The website for residents of Hillfield Park, Muswell Hill, London N10


“A golden day!” - Muswell Hill Journal 25/06/09

It was our best attended Street Party and Olympics and probably the most exciting and enjoyable community event since VE Day. The three Olympic teams were evenly matched but the Flatliners, in red, began to pull ahead with the cycling events, including a novelty slow cycle race and the tug-of-war.

There was plenty of exercise before the flame was even lit, as the inexhaustible dancers from NLPAC gave us an exciting display. Then the Games began with the Mini-Marathon which started in Beattock Rise this year and with no short cuts for softies. Ooh-er. St James’s Lane won it by a good 20 yards with a truly Olympic performance by one of their male athletes. Little Hannah was the first woman home and she also proved her mastery of the uphill cycle challenge on behalf of the team in blue (the Broadway Babes). Table tennis was as popular as ever and at 5.15 Lynne Featherstone MP presented the Olympic medals.

Throughout the Olympics various sideshows and stalls were active, including Dr Bike, LA Fitness, Marks and Spencers and Greener Haringey as well the children’s games and competitions. The sun shone on it all.

At about 5.30 we had a wonderful banquet (on a bring and eat basis) and spontaneous entertainment on stage as youngsters stepped up to perform at the Open Mic, including a heart-stopping rendering of Danny Boy by Frances Cummings and some amazing songs to the guitar by 13 year old Joseph Trafford. The tone was suitably lowered by an ad hoc Country and Western group from No 4 HP who gave us a selection from their album Hillfield Raspberries for Ever [I may have misheard] and then we had quite astonishing performances by all ages, recorder playing, songs from the shows, a virtuoso saxophone solo, a couple of barnstorming sets by the Fretts and songs to flop out to from Janie’s brilliant choral group Viva Voce. Mama Mia echoed round N10 and quite a bit of N8 too: magnificent.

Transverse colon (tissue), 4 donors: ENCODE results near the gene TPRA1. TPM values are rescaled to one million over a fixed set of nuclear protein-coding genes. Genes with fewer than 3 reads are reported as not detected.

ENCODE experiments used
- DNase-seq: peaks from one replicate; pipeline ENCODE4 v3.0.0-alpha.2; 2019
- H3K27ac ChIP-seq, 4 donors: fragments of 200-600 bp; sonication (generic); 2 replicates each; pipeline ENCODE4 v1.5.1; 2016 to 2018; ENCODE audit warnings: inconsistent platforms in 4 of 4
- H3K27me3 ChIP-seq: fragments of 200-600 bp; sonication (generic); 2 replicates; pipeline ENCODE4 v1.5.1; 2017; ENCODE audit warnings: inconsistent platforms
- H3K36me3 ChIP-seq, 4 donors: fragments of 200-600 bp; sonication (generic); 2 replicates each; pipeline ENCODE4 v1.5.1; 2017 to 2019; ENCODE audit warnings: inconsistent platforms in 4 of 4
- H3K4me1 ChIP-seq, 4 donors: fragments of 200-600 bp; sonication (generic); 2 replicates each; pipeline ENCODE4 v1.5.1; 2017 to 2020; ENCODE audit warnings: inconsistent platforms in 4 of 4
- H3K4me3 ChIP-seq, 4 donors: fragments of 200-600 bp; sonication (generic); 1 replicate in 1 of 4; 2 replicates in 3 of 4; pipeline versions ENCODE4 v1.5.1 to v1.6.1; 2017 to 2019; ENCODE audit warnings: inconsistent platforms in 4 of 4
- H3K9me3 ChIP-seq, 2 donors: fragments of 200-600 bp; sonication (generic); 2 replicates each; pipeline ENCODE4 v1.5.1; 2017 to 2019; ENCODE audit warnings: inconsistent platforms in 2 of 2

For the first time since the turn of the century we managed a group photograph, skilfully executed from a tall ladder by Stuart Chorley: